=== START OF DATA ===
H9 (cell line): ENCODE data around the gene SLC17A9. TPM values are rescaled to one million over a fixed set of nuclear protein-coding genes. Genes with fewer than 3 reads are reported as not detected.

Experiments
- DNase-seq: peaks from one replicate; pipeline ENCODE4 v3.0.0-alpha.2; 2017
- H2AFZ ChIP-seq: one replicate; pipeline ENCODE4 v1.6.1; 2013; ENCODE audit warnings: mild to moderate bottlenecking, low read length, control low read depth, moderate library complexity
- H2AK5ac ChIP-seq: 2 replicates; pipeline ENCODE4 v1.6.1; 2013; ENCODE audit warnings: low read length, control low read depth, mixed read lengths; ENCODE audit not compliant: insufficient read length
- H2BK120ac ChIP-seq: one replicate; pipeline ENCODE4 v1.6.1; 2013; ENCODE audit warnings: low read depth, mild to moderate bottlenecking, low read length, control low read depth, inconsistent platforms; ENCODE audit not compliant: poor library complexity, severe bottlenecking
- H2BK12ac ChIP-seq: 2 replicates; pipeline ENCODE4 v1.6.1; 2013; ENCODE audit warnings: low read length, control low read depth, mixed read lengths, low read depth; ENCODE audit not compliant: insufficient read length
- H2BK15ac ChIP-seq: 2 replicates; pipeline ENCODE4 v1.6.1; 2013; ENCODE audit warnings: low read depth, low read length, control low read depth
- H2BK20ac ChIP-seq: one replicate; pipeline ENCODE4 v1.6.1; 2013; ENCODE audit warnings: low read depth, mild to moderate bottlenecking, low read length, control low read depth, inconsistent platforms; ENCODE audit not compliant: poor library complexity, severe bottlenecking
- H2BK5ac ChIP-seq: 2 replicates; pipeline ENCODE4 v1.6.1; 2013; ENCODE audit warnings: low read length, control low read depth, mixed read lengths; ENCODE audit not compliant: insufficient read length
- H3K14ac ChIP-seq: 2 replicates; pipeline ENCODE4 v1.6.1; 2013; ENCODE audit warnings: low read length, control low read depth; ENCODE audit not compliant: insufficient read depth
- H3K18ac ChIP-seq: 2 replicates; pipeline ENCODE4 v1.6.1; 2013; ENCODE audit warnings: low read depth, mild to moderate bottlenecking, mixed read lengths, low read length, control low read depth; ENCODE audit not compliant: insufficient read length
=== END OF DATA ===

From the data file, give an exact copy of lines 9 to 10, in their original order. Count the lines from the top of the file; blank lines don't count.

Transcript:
- H2BK20ac ChIP-seq: one replicate; pipeline ENCODE4 v1.6.1; 2013; ENCODE audit warnings: low read depth, mild to moderate bottlenecking, low read length, control low read depth, inconsistent platforms; ENCODE audit not compliant: poor library complexity, severe bottlenecking
- H2BK5ac ChIP-seq: 2 replicates; pipeline ENCODE4 v1.6.1; 2013; ENCODE audit warnings: low read length, control low read depth, mixed read lengths; ENCODE audit not compliant: insufficient read length